Front page > Lesson Plans > Language Arts > General > Raging Debates
As we near the end of the year, tempers are hot and everyone is stressed. As students complete final assignments and tests, you may be searching for a constructive classroom activity that doesn't require a high level of planning. Consider a debate! Tackle a current event or a legal battle and you're sure to start a conversation. Before you jump in though, consider these tips from some of our T2T contributors...

"My student teacher taught me something about class debates this spring. She did the standard thing, dividing the class into groups and assigning them a side to support for the topic they were debating--but then she introduced a new concept. The student statements had to alternate--pro/con, pro/con--on the issue, and the way you got to talk was to gain possession of a little stuffed dog (like a beanie baby) that the teacher brought with her that day. When you had the dog, you had the floor. The kids were wonderful! They didn't interrupt each other, they waited until the dog was tossed to them before they spoke, and they had time to develop the points they wanted to make before they signaled to have the dog tossed to them. They had to stand while they spoke, and could talk as long as they held the dog. In the course of a 15-minute debate, every student in the class spoke, even the ones who normally are silent in class discussion. It was a terrific idea--and the kids loved it. The physical movement involved in tossing the dog, the occasional giggles that resulted from a poor or mis-aimed toss--all combined to make this a delightful, substantive debate. I plan to use this technique next year. I'll be using a duck--but I think it will work equally well." -Karen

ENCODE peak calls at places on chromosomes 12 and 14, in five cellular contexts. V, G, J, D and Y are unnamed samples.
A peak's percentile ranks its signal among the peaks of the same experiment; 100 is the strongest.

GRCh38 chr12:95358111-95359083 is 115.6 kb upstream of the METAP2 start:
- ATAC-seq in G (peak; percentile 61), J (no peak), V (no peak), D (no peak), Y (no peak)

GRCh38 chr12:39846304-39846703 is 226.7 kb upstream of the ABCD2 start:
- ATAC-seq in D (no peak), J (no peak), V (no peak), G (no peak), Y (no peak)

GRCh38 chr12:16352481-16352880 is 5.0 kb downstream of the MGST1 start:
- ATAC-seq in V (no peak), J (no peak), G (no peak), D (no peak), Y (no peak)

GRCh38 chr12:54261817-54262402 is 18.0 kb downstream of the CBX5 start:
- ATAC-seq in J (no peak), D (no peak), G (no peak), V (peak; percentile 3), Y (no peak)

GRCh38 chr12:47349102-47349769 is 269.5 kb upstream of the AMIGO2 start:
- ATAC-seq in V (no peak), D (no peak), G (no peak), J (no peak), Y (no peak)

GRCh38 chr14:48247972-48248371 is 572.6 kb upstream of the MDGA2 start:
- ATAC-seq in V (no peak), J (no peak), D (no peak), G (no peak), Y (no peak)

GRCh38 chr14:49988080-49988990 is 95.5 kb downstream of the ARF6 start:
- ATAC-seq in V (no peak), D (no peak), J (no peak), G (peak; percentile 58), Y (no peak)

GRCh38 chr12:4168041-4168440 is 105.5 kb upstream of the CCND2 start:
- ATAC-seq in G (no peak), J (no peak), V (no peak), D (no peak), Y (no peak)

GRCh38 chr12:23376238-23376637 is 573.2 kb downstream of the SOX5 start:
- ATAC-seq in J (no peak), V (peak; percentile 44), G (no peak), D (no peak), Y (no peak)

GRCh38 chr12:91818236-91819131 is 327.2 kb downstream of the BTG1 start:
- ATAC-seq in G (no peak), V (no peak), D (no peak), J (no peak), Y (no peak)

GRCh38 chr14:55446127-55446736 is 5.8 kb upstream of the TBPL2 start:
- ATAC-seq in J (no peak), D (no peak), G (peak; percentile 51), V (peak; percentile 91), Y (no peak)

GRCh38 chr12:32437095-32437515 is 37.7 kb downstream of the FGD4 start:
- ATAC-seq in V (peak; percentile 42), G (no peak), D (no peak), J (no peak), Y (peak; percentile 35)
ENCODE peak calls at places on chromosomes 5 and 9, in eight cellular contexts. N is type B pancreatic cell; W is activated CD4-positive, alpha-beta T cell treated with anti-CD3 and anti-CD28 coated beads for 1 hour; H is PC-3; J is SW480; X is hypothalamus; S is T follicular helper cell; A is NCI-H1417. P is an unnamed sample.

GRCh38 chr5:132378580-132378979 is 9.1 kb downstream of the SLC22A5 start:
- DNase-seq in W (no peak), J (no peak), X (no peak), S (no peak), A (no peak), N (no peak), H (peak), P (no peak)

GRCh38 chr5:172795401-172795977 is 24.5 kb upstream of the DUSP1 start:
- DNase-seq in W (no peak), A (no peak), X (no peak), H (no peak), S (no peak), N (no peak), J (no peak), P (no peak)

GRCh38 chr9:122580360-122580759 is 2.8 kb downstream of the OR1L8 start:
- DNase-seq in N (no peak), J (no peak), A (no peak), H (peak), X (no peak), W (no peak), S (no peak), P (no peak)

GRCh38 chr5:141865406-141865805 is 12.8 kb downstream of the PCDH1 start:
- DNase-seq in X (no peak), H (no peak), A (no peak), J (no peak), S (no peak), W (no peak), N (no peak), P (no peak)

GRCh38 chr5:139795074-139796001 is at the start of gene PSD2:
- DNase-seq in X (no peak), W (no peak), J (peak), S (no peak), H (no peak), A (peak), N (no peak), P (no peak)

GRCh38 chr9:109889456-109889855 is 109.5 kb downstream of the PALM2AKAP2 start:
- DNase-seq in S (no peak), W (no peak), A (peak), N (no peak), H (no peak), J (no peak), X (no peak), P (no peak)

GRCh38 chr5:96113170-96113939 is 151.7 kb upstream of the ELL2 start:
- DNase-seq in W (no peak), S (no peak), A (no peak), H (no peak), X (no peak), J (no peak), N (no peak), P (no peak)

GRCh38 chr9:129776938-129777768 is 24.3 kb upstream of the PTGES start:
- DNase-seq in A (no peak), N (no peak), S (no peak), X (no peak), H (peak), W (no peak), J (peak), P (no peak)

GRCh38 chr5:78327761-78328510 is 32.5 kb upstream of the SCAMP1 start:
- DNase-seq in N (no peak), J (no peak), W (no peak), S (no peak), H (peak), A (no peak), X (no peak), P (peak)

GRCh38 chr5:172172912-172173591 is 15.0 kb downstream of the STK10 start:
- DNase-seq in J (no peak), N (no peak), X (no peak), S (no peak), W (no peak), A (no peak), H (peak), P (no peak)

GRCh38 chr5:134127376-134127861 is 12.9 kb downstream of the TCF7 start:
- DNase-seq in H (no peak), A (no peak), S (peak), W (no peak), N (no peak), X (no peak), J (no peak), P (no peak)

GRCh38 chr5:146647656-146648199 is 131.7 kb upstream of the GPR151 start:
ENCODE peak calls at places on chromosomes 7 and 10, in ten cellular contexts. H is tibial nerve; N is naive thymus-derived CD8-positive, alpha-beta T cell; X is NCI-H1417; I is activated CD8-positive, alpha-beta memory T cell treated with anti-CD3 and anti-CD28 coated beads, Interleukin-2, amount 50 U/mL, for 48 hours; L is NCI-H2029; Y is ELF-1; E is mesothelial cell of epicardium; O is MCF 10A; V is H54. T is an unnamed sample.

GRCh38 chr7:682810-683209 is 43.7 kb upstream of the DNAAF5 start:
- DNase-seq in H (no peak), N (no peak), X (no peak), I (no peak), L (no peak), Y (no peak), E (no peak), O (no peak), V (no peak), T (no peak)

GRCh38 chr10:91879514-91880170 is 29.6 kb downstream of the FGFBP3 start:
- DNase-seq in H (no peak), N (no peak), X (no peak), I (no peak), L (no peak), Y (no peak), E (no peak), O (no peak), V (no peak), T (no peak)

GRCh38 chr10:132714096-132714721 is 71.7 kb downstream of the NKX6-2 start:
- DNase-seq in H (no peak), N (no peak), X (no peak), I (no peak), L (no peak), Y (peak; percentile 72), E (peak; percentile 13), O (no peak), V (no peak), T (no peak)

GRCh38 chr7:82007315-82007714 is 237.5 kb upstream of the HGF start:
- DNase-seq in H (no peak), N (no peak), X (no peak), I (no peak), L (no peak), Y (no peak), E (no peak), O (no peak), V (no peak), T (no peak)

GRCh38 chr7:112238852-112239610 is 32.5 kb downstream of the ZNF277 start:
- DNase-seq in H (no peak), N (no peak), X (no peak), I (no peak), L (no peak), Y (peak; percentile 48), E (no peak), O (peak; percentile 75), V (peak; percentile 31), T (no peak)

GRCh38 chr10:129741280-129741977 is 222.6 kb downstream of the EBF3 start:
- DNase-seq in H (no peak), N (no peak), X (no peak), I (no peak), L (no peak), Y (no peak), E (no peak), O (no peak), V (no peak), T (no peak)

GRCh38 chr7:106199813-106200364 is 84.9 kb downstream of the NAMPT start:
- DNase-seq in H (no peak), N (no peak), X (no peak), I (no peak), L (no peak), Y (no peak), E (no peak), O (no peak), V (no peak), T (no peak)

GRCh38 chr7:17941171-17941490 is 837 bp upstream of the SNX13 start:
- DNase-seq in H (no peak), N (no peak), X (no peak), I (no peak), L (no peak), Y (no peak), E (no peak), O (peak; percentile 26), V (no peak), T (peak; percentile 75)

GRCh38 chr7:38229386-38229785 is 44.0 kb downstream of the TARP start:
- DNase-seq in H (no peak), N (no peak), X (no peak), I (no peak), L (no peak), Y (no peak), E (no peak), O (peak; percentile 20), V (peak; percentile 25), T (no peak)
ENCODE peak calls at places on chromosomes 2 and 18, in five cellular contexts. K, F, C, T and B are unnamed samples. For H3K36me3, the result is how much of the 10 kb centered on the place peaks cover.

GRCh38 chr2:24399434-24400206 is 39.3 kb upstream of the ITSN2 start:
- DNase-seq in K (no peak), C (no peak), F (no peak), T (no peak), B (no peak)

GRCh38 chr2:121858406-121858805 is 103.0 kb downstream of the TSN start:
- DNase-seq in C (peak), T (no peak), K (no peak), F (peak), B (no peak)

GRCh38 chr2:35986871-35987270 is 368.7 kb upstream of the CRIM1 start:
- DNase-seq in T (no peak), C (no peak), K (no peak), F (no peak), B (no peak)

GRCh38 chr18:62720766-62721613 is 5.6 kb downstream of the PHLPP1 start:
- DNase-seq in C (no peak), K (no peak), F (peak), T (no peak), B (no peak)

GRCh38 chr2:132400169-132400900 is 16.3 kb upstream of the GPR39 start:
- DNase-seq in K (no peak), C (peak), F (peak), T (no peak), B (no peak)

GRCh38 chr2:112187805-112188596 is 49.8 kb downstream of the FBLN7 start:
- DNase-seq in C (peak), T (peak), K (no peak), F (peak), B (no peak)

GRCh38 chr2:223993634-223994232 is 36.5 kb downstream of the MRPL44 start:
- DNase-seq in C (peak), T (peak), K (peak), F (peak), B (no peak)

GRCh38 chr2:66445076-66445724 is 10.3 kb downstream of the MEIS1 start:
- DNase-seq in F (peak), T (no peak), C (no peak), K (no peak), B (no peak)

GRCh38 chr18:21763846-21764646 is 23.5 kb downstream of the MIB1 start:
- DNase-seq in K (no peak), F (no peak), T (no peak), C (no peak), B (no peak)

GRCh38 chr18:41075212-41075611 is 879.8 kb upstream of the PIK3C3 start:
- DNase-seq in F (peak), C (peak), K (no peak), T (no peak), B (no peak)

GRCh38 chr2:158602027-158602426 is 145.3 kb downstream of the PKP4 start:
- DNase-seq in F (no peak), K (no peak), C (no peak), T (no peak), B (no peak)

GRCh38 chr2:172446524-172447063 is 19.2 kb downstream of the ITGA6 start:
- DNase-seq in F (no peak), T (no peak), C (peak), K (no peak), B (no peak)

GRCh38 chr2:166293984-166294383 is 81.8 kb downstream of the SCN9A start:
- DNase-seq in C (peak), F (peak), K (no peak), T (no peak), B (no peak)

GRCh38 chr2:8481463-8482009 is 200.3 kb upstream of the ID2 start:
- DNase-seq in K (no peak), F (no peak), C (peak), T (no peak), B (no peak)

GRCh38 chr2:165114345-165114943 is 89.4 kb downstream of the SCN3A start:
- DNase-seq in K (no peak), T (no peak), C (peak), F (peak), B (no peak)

"Maybe you could just split the group and assign them roles to play. (On the topic of "Violence in Films") One group could be actors, the other a group of concerned parents. One group could be directors, the other teens who want tighter regs; one group could be industry execs, the other a group of movie critics. Or.........try any combination of the above. Once the groups have been assigned, you could just propose a resolution that you create. Then, the debate could start from there." -Wade

"You might have them write out their thoughts from both points of view. In that way they have 1. thought of counter arguments and 2. they are ready when you randomly assign them a side to defend. I've done it with my 5th graders and it works out ok." -"firedancer"

 


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submitted by Bonita Slipke

A Friend

In Kindergarten your idea of a good friend was the person who let you have the red crayon when all that was left was the ugly brown one.

In 1st grade your idea of a good friend was the person who went to the bathroom with you and held your hand as you walked through the scary halls.

In 2nd grade your idea of a good friend was the person who helped you to stand up to the class bully.